Capitalizing on their access to key administrators, three Student Association senators are looking to make printing cheaper for students.
Sen. Charlie Rybak, U-At large, introduced the "GW Gutenberg Plan" - named after Johannes Gutenberg, who invented the first printing press with moveable type - that outlines ways to reduce printing costs at the SA Senate meeting last week.
Rybak said it only costs the school a little more than 3 cents to print, without incorporating bulk prices into the equation. The University charges students 9 cents per page to print in Gelman.
"They're profiting off us for printing our homework," Rybak said. "And that's a problem."
Rybak said the 9 cent printing price in Gelman Library is "an arbitrary number," bringing up the cost of printing at other libraries across campus.
"It's 7 cents in the engineering school and in the [Himmelfarb Health Sciences] med school library. The fact that those are two different prices says that it's an arbitrary number right there," Rybak said. "We need to find out why it was set at 9 cents in the first place and how we can make this system just."
Rybak's initiative aims to lower the price of printing to 4 cents per page so the University would no longer make a 6 cent profit on every page printed by a student.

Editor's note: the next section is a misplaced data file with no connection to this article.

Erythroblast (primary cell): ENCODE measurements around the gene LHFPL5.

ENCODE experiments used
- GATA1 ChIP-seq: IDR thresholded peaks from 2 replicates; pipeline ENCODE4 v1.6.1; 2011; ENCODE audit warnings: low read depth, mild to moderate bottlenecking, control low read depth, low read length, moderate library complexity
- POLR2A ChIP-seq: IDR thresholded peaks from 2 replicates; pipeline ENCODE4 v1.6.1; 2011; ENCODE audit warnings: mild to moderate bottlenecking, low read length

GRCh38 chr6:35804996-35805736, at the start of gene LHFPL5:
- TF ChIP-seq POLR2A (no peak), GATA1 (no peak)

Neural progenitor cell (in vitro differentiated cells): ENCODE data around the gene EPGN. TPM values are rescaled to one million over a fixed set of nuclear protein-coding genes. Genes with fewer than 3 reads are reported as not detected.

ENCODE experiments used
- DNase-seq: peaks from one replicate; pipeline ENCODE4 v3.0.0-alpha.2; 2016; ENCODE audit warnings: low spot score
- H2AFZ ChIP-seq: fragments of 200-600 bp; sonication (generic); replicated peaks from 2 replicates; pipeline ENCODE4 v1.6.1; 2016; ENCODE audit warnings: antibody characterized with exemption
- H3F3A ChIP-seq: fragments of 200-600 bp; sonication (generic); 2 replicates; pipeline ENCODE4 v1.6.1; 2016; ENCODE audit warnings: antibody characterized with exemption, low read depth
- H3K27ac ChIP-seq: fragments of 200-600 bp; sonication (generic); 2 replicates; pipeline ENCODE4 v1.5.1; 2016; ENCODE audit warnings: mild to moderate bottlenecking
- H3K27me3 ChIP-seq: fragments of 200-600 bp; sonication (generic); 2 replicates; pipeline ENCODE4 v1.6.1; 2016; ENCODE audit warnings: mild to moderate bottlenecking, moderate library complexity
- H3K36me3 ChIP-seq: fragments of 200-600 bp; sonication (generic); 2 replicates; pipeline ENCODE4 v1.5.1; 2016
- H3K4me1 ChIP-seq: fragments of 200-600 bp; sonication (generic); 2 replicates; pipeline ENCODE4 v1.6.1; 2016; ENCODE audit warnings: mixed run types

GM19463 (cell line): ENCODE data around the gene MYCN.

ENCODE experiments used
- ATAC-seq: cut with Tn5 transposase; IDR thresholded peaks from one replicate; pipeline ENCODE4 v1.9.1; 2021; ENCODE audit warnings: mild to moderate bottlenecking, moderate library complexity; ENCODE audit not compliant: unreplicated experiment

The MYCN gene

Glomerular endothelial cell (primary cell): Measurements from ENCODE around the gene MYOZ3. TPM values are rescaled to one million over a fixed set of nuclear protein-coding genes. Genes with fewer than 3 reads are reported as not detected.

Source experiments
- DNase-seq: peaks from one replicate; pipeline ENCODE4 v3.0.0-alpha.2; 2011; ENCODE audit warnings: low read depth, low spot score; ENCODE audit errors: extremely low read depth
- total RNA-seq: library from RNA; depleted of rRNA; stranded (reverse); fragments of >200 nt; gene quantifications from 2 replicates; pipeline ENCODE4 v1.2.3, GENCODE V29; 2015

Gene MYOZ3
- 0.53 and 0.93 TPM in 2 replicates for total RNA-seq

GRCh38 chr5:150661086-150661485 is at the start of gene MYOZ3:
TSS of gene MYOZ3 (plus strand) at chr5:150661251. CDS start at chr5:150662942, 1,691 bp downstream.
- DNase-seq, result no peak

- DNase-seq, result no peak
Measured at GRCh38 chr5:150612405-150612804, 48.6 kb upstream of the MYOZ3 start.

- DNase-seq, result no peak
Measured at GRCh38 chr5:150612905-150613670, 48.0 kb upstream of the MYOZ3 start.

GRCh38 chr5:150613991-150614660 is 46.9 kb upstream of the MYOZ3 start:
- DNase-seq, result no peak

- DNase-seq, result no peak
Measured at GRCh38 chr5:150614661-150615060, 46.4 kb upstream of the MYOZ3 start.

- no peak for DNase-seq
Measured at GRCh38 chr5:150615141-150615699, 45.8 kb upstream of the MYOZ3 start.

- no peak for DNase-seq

"Per page, the 6 cents start to add up. That in itself is a central issue," Rybak said.
Rybak is also proposing that GW adds 4 cent printers throughout campus, increasing printer access while decreasing the traffic in Gelman.
He wants to install printers in Thurston Hall, South Hall, Ivory Tower, International House, Duques Hall, Rome Hall and the School of Media and Public Affairs.
"It's an academic issue and it's a quality-of-life issue," Rybak said. "If we make this investment now and make this fair, we can do something that will dramatically change student's academic experience and their quality of life here."
Rybak said Sens. Dylan Pyne, CCAS-U, and Ted Costigan, CCAS-U, have agreed to assist him. They plan to meet with administration officials to make their case, rather than proposing it as a bill to go through the SA.
"One of the reasons I ran for the SA was because I was so mad at all these bills they were passing that don't do anything," Rybak said. "Once we stop wasting our time on bills and plan out goals and try to reach them, that's when we're actually going to get stuff done and that's what I'm trying to do here."
Rybak said he hopes to have the printing issue resolved by the end of the year.
"With the SA turnover every year, the good work people do gets left in the dust," Rybak said. "That's why we're really striving to complete this by the end of the year."